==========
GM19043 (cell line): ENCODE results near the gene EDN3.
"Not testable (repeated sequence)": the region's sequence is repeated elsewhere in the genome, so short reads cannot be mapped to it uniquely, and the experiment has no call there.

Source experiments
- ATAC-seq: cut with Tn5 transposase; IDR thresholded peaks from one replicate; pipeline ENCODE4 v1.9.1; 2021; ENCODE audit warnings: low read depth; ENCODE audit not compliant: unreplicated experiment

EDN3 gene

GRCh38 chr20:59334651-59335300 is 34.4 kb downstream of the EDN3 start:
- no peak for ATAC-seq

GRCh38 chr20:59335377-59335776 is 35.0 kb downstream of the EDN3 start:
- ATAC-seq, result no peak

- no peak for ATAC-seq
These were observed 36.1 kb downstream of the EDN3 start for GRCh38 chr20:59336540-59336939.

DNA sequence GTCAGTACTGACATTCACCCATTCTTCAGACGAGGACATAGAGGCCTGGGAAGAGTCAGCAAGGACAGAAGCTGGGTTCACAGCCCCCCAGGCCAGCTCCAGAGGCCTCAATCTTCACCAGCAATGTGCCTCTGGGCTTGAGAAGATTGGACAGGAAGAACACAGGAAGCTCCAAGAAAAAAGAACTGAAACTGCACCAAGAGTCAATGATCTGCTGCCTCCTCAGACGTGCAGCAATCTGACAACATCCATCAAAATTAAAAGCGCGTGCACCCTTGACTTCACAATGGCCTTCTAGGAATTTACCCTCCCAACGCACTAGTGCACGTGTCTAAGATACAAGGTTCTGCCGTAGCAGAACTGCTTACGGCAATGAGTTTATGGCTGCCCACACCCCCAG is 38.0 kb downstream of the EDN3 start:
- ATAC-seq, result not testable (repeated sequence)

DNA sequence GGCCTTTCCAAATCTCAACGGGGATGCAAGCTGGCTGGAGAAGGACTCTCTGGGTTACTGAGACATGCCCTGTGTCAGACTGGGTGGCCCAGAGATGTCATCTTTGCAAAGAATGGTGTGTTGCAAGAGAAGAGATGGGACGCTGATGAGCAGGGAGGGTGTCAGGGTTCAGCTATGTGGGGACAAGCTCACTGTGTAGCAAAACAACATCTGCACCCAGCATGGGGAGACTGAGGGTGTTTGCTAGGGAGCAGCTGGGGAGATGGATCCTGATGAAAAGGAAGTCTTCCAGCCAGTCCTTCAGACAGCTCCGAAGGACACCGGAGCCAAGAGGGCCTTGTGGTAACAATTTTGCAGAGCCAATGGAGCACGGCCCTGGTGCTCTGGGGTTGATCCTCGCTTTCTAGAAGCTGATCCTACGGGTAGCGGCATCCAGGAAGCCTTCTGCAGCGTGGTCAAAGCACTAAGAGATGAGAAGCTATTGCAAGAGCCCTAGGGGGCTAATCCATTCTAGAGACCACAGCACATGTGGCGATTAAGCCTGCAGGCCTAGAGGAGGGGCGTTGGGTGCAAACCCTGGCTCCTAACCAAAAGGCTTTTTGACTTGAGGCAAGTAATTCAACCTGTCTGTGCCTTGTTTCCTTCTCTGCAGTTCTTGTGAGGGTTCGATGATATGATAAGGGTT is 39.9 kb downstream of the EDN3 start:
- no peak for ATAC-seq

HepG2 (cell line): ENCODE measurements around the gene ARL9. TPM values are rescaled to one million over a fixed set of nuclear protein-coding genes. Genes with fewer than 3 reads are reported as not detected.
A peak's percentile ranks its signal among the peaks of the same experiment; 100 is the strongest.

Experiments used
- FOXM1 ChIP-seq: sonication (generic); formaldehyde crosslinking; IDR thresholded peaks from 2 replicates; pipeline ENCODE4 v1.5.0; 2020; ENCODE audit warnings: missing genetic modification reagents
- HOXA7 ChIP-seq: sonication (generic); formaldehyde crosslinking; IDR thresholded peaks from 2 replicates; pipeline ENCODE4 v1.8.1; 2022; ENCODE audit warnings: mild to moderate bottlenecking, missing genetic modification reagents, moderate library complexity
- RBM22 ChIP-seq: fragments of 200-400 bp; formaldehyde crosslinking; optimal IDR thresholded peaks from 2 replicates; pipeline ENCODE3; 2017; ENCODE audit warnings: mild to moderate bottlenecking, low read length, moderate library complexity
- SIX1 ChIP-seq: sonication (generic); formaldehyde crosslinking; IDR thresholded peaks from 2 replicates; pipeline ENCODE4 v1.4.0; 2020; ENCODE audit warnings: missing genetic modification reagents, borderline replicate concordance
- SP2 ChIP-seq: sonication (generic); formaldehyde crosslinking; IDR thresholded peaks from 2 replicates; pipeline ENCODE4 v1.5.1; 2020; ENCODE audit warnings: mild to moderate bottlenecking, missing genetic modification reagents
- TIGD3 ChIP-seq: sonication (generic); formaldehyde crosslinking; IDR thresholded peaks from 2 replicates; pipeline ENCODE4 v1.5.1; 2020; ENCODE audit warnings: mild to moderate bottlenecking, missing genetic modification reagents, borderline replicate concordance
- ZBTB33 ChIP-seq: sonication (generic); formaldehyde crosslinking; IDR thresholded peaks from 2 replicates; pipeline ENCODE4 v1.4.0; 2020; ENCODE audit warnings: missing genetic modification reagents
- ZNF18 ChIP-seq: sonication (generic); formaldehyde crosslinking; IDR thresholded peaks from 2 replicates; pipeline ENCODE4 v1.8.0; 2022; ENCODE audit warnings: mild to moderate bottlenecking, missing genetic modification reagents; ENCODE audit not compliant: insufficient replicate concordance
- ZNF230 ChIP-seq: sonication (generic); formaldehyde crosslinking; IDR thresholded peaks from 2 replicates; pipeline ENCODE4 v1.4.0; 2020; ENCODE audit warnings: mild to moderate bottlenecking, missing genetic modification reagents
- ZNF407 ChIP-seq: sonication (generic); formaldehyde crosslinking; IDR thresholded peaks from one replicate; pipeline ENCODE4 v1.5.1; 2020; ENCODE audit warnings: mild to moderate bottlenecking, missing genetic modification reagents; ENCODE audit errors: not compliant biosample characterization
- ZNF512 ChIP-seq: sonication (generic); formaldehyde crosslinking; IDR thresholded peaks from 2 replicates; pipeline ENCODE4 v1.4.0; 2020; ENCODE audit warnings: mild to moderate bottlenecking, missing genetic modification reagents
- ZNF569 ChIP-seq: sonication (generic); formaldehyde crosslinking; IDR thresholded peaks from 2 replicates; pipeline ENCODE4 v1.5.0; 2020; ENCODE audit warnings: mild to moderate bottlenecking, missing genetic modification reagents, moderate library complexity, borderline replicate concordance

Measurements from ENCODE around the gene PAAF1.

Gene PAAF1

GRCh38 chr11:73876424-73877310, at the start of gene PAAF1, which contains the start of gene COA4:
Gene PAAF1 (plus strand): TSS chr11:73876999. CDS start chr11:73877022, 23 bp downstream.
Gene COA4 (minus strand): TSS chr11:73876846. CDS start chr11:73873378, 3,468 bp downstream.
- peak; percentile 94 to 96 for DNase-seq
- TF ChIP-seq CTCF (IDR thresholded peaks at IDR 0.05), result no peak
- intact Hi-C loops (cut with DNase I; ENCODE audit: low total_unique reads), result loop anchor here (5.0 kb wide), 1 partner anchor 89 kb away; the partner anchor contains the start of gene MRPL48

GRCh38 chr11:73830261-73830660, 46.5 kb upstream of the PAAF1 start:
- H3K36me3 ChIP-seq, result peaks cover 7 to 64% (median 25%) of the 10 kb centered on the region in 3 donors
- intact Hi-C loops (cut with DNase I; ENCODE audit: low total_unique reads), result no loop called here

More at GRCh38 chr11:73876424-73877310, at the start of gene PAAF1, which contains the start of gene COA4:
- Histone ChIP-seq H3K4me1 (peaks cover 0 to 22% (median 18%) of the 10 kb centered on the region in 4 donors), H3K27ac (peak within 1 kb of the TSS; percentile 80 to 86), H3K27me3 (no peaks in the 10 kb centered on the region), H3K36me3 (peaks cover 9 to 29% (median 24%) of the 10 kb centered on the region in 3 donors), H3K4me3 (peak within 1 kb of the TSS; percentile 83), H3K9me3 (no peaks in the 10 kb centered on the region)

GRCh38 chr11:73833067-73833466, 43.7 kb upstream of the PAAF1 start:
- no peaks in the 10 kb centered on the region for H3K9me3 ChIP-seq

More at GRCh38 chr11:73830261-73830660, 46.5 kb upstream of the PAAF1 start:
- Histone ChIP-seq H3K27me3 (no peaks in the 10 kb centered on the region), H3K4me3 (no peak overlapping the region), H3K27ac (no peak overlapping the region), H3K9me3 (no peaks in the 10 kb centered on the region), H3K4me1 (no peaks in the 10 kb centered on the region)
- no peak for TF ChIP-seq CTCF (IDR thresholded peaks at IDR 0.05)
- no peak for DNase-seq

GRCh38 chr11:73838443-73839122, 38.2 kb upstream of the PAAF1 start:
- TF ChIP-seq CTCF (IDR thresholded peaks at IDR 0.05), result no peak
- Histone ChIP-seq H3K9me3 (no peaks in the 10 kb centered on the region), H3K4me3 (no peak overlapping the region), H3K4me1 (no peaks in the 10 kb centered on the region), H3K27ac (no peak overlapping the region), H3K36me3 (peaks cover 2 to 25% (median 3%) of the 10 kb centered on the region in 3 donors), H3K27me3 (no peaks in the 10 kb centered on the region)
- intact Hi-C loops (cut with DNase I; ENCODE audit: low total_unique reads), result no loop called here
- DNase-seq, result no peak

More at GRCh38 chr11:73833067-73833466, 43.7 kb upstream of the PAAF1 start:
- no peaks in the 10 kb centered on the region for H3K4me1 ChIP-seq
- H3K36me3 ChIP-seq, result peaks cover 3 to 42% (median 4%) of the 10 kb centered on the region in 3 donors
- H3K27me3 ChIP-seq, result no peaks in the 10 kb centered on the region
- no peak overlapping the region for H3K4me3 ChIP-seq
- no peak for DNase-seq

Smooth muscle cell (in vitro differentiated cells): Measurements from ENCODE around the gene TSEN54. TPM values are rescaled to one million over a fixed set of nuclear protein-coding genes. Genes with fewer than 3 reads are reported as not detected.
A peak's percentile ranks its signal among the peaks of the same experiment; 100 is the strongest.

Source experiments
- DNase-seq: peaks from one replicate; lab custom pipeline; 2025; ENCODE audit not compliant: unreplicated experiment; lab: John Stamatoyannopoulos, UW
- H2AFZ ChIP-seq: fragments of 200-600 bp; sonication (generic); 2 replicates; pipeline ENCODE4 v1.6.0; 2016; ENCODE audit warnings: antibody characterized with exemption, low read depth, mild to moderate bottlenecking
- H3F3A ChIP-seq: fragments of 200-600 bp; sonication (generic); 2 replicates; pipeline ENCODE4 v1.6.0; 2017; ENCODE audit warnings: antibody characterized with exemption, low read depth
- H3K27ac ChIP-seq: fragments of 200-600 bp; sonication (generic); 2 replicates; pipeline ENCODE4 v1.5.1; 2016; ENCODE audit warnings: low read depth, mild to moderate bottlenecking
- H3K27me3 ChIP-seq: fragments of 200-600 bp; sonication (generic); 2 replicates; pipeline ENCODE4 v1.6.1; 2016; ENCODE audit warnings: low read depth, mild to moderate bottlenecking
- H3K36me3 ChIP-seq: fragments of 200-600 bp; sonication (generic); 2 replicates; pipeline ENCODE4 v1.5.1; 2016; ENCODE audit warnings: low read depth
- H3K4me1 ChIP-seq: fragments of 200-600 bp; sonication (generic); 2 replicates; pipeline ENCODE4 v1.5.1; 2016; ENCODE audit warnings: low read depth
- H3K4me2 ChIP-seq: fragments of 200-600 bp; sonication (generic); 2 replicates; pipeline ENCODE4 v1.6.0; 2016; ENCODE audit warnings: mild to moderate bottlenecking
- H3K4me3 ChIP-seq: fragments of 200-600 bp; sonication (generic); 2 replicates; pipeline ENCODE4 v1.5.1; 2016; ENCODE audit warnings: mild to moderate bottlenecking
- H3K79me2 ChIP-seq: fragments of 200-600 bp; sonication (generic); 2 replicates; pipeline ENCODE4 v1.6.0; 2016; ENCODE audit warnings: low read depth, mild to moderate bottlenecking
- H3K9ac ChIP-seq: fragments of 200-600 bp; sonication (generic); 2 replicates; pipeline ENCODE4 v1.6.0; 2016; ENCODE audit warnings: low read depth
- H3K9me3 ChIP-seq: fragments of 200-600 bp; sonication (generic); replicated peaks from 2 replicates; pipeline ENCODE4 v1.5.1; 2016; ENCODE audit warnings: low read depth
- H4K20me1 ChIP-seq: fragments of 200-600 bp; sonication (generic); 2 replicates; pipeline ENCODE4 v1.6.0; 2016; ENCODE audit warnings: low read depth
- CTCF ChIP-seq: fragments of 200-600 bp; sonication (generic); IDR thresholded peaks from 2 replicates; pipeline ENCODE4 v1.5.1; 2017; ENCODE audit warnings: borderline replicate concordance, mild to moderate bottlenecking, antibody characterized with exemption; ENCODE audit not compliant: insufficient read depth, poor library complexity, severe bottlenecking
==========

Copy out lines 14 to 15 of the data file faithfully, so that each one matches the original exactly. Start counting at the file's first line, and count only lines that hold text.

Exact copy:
DNA sequence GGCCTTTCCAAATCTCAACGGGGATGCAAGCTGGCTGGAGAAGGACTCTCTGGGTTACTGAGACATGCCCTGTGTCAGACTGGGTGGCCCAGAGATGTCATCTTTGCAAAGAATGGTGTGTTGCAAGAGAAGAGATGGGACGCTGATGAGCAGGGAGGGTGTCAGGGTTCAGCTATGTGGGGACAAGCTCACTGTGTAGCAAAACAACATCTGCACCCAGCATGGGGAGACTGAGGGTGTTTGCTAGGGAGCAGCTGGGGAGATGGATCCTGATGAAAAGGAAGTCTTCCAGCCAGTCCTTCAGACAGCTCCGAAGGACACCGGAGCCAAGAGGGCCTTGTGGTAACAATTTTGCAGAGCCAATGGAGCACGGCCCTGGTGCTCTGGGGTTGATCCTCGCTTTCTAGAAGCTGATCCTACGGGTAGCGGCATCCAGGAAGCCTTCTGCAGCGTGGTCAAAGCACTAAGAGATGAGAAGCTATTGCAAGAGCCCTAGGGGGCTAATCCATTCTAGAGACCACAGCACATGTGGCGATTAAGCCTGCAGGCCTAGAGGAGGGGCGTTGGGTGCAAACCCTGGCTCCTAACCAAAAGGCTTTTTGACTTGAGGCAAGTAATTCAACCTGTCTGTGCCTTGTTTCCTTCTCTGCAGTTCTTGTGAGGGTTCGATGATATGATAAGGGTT is 39.9 kb downstream of the EDN3 start:
- no peak for ATAC-seq